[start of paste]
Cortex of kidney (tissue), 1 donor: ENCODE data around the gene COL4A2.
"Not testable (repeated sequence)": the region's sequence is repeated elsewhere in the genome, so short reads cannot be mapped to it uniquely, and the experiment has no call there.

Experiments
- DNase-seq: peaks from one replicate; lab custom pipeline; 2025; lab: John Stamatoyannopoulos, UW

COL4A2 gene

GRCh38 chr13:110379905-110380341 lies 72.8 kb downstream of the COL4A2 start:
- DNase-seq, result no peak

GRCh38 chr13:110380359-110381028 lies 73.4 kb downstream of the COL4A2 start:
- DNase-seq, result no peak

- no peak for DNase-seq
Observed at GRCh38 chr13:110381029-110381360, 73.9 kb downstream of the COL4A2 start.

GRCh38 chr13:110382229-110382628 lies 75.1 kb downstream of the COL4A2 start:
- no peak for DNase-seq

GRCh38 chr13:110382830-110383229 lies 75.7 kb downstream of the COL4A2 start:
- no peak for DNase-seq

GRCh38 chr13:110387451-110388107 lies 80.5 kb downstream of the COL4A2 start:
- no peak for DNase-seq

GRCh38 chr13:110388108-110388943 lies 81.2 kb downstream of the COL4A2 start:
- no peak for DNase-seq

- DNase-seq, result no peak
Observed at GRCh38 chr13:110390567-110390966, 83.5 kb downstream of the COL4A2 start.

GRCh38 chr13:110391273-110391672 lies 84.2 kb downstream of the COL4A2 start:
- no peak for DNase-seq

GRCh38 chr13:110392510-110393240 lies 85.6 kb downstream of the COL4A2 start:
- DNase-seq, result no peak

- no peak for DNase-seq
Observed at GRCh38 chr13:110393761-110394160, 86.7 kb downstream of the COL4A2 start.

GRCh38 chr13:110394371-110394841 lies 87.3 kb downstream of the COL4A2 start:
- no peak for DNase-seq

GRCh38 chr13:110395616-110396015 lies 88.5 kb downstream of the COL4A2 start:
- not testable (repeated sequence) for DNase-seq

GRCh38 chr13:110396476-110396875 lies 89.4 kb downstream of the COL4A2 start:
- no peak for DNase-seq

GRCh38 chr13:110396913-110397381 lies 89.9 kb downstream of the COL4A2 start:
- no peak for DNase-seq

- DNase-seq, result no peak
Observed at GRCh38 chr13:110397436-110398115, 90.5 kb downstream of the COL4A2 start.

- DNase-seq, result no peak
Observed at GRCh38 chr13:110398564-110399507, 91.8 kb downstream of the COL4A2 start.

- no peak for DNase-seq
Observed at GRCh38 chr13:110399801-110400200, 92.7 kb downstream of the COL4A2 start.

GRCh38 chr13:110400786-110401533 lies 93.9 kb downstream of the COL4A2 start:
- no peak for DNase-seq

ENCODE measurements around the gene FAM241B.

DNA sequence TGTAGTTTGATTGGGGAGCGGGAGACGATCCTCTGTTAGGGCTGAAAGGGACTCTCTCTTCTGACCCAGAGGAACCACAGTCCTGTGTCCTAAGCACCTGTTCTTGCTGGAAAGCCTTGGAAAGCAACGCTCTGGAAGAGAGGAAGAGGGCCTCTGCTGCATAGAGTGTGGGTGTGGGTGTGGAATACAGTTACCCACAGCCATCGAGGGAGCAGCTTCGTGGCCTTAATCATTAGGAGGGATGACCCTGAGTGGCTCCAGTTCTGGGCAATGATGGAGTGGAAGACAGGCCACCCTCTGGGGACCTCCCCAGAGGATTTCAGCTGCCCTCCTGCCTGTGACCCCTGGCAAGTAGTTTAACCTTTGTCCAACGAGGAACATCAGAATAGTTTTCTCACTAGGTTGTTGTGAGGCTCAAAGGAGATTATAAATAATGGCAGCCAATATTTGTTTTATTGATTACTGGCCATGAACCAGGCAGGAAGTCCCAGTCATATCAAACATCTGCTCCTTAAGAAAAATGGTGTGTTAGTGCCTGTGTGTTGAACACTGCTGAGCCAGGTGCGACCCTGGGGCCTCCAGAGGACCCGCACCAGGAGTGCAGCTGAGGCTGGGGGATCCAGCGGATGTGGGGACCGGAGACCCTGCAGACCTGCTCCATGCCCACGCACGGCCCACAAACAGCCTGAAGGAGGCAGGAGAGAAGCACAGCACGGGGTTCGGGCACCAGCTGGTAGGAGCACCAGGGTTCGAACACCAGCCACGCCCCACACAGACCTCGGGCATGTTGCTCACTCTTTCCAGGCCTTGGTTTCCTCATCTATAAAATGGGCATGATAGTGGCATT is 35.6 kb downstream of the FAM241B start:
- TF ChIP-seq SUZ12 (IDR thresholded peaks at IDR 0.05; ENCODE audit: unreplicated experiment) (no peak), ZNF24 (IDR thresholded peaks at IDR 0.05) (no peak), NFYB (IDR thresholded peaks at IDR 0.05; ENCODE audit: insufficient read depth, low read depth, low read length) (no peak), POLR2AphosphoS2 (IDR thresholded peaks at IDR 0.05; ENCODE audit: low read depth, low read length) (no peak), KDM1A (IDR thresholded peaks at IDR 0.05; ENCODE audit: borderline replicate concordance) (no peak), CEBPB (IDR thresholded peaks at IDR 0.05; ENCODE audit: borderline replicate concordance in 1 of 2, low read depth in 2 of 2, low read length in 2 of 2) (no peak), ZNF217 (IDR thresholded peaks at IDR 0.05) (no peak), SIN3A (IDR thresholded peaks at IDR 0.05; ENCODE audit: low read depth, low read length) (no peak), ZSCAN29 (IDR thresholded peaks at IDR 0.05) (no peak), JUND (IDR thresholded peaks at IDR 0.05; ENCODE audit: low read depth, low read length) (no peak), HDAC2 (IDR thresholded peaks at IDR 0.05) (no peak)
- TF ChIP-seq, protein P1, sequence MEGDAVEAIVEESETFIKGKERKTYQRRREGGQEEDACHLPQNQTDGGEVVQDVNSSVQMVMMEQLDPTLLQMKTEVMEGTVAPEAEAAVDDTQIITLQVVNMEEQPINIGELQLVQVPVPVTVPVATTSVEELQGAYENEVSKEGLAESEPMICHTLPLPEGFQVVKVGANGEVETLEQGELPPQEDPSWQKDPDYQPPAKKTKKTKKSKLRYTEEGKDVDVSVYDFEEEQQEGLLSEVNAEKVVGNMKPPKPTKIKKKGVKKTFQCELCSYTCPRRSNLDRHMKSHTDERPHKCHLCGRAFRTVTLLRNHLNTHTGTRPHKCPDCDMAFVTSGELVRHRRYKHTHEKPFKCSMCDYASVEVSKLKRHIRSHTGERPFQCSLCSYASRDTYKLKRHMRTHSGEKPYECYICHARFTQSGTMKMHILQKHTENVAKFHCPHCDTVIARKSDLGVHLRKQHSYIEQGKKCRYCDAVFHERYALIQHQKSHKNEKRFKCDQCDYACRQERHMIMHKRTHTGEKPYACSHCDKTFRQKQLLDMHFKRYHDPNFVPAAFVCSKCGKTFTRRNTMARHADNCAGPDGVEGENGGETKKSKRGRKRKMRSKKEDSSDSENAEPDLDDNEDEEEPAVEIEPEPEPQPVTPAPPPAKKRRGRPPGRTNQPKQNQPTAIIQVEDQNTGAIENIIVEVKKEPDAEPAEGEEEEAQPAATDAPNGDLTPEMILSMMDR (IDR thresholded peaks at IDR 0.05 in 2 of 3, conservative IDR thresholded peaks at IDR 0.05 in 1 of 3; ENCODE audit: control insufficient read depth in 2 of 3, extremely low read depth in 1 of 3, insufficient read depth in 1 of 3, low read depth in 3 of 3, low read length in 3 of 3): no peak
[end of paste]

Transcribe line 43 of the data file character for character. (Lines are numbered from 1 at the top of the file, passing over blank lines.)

- no peak for DNase-seq